Brexit still clogging IPO pipeline, say bankers

Initial public offerings (IPO) on the London Stock Exchange (LSE) are on track for their worst year in the past seven, as political wrangling over Brexit deters companies and investors from going ahead with their investment ideas.
Just 12 companies have listed and priced in the UK main market so far this year, a decline from 16 at the same point last year and sharply down from 28 during the first nine months of 2017, according to Dealogic, the data provider.
The slowdown has not hit UK’s bankers financially yet; banks’ year-to-date revenue from LSE listings is $93m. That is up from $86m during the January-September period last year, due to higher deal values. But uncertainty over whether and how the UK will leave the European Union still has analysts and equity capital markets bankers uncharacteristically gloomy.
Some say that unlike previous years, deal flow will not pick up in the coming months.
The head of UK investment banking at one large City institution estimated there would have been 50 per cent more deals listed on the stock exchange by last month “if it wasn’t for Brexit”.
Deadlock in Westminster, plus the prospect of an early general election, have stifled what is normally a busy time for the equity capital markets.
The co-chief executive of the UK broker and adviser Numis, said that normally September should be a robust time of year but companies have held off going public.
“Brexit has undoubtedly dampened companies’ appetite for IPOs, and many that would have gone ahead have just not happened,” he said. Market sources say that to push for a listing while the political mood swings so violently would be foolish. An IPO this autumn would be perceived as “desperate”, said one ECM banker.
“With the window we have right now, it’s very difficult to get a deal done. Unless you are a business that has the vast majority of your revenues outside of the UK, I don’t see how the best advice we can give you is for you to IPO,” he said.
Another headwind for equity capital markets is the fear among investors that stocks might not have much further to rise. Despite a wobble in the markets in late August, the MSCI World Index is up 19.1 per cent this year in US dollar terms, but trade tensions between the US and China sapped confidence.
In a survey of 235 fund managers conducted by Bank of America Merrill Lynch last month, 38 per cent said they expect a recession within the next 12 months — the highest percentage since 2009.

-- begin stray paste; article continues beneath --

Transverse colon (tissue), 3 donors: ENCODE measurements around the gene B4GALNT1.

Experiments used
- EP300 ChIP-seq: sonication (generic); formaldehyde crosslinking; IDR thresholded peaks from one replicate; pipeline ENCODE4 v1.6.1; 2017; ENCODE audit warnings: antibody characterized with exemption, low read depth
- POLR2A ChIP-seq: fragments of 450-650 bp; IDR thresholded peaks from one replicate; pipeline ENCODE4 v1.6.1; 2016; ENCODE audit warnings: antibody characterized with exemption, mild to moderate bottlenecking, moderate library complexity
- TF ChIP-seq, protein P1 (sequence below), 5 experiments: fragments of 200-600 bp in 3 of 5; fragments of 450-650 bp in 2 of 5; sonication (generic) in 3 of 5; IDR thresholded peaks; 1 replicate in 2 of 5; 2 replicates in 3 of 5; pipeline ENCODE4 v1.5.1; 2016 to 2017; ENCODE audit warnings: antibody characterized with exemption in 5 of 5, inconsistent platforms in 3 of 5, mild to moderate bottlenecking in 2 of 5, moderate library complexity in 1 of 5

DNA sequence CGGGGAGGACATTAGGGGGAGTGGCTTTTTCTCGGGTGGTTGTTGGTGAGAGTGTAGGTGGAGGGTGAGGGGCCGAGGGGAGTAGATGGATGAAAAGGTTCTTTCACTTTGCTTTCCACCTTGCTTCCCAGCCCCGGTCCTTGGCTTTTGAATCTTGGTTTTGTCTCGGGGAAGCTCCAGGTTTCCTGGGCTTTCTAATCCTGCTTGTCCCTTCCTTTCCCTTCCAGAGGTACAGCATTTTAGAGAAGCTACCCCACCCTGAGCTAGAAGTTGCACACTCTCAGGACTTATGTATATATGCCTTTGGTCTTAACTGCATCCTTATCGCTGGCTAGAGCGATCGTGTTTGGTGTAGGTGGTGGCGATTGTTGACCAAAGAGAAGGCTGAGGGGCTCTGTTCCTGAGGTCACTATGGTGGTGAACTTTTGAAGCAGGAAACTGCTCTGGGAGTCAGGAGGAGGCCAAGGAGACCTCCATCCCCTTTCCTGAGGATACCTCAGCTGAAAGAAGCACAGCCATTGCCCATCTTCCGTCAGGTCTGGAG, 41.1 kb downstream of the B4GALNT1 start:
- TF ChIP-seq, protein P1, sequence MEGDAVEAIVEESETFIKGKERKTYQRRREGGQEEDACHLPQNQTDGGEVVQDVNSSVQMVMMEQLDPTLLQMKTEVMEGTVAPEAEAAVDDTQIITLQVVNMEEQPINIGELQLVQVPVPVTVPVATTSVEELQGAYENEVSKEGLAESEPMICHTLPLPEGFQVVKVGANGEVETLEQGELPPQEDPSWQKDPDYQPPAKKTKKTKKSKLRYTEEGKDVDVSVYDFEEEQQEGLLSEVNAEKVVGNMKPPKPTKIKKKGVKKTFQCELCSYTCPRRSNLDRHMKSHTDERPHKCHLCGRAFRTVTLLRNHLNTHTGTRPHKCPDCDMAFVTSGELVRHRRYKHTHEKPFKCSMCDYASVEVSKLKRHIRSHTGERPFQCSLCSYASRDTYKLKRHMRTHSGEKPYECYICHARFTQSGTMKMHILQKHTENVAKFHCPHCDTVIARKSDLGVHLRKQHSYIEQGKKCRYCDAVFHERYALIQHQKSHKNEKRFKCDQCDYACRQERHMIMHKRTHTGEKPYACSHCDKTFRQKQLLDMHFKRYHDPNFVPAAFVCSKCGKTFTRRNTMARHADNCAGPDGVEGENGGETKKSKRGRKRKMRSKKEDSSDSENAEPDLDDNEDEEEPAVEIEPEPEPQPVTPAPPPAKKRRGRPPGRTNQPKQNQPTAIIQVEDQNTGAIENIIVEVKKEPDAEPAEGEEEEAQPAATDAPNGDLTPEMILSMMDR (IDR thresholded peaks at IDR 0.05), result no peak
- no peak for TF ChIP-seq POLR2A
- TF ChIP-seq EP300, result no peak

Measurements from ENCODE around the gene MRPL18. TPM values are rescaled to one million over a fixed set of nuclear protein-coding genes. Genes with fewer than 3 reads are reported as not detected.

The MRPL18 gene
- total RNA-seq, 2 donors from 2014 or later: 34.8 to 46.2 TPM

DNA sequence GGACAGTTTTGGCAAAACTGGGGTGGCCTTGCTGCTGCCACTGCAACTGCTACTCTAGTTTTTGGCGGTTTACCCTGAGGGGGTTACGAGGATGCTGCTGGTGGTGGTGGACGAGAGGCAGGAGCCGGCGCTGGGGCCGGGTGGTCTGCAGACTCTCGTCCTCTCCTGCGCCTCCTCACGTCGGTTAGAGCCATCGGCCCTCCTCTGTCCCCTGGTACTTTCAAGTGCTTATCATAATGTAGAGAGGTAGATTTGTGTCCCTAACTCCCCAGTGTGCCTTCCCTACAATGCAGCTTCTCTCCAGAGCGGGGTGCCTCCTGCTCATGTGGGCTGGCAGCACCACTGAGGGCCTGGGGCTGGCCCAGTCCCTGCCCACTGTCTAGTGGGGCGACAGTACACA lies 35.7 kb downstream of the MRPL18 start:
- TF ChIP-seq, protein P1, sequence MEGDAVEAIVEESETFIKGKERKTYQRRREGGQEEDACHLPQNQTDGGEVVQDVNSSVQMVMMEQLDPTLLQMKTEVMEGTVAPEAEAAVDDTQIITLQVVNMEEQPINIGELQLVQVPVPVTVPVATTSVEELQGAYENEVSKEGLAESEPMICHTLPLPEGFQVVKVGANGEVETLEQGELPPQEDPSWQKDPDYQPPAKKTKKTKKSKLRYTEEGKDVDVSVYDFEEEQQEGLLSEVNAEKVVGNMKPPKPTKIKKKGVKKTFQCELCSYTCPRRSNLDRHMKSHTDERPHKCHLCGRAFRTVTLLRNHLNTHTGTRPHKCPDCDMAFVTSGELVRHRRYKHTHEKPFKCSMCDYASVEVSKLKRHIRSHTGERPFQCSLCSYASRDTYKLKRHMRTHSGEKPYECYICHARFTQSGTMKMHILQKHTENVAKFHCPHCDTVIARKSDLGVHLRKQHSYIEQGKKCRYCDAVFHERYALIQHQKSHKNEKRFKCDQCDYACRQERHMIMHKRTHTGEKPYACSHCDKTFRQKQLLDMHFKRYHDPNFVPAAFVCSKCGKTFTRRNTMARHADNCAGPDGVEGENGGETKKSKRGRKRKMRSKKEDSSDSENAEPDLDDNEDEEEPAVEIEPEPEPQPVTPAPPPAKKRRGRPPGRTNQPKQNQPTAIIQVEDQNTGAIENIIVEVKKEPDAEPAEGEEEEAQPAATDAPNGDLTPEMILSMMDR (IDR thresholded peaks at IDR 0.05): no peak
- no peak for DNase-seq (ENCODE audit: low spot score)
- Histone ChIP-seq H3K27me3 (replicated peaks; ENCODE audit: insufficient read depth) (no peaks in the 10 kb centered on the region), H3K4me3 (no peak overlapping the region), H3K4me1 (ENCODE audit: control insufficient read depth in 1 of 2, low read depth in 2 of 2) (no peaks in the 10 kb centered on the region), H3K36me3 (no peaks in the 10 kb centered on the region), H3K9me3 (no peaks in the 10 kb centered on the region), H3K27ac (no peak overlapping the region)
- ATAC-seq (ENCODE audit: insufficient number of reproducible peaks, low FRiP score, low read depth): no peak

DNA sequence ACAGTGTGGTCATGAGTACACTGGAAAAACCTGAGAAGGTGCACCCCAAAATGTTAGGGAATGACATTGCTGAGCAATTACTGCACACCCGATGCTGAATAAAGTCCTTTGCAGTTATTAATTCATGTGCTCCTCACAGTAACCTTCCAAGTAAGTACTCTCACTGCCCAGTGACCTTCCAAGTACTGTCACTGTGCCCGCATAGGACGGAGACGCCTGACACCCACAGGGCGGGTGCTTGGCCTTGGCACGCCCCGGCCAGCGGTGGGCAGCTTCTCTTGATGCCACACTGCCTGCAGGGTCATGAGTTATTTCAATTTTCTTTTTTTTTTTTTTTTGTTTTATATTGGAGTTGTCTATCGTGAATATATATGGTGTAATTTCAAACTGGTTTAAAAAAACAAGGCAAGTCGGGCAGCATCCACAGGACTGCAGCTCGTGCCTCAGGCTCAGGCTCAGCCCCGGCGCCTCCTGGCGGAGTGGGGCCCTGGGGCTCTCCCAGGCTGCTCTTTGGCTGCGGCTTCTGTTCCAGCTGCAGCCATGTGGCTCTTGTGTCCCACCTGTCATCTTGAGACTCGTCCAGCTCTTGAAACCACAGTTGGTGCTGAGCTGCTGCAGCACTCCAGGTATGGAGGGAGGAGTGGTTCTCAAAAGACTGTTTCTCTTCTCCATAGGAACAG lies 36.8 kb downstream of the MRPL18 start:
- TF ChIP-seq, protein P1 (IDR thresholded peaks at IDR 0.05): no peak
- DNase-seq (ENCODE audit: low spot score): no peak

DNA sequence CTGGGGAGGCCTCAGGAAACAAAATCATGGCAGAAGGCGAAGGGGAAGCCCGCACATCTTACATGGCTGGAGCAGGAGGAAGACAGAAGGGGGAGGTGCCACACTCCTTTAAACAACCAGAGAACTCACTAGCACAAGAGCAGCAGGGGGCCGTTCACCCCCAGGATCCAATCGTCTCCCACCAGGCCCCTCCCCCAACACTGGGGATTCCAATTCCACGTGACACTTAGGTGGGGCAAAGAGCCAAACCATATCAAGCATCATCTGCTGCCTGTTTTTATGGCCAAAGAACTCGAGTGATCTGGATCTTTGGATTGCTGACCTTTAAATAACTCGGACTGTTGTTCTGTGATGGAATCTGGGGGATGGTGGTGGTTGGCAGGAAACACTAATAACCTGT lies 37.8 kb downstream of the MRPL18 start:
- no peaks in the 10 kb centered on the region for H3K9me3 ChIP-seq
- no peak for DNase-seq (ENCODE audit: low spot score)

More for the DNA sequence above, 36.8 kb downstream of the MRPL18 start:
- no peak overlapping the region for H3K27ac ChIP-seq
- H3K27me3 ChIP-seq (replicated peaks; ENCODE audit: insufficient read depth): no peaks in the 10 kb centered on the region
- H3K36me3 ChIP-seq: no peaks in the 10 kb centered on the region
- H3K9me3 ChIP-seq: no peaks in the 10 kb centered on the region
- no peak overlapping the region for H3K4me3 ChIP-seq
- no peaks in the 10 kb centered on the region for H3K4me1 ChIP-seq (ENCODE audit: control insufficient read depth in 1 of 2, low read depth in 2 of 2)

Bankers said these broader worries are diminishing hope that market sentiment would recover dramatically if Brexit were to be called off. Equity Capital Market (ECM) bankers are also fighting a vast wall of cash raised by private equity firms over the past few years, according to Amrit Shahani, an analyst at Industry monitor Coalition.
These private funds can provide equity capital to companies, without the need to go public. Despite some recent indications of slowing fund raising, private equity firms have a cash pile of almost $1tn, according to recent figures from data provider Preqin.
The UK investment banking head said: “Companies have so many fundraising options available to them currently. The idea of subjecting yourself to the scrutiny of public markets whilst also battling against an uncertain outlook for UK equities, makes it difficult to get IPOs off the ground currently.”
But Richard Cormack, the head of equity capital markets at Goldman Sachs in Europe, the Middle East and Africa, said: “The geopolitical backdrop has been a frustration. But there is good market activity and market share has consolidated between a smaller number of banks, so we continue to be active and busy.”
The Hong Kong stock exchange has topped a list of IPOs so far this year, in stark contrast to the LSE, which did not make the top 12. Accountancy firm EY, which tracks the top 12 stock exchanges for IPOs worldwide, places HKEX at the top of its list.
The Hong Kong exchange has been chosen by 97 companies as the venue for their IPOs this year. LSE has had 26 listings on its main and alternative investment platforms so far in 2019. The LSE came 11th last year, with 49 listings on its main market and its mid-market venue, the Alternative Investment Market. (The author is our foreign correspondent based in the UK. He can be reached at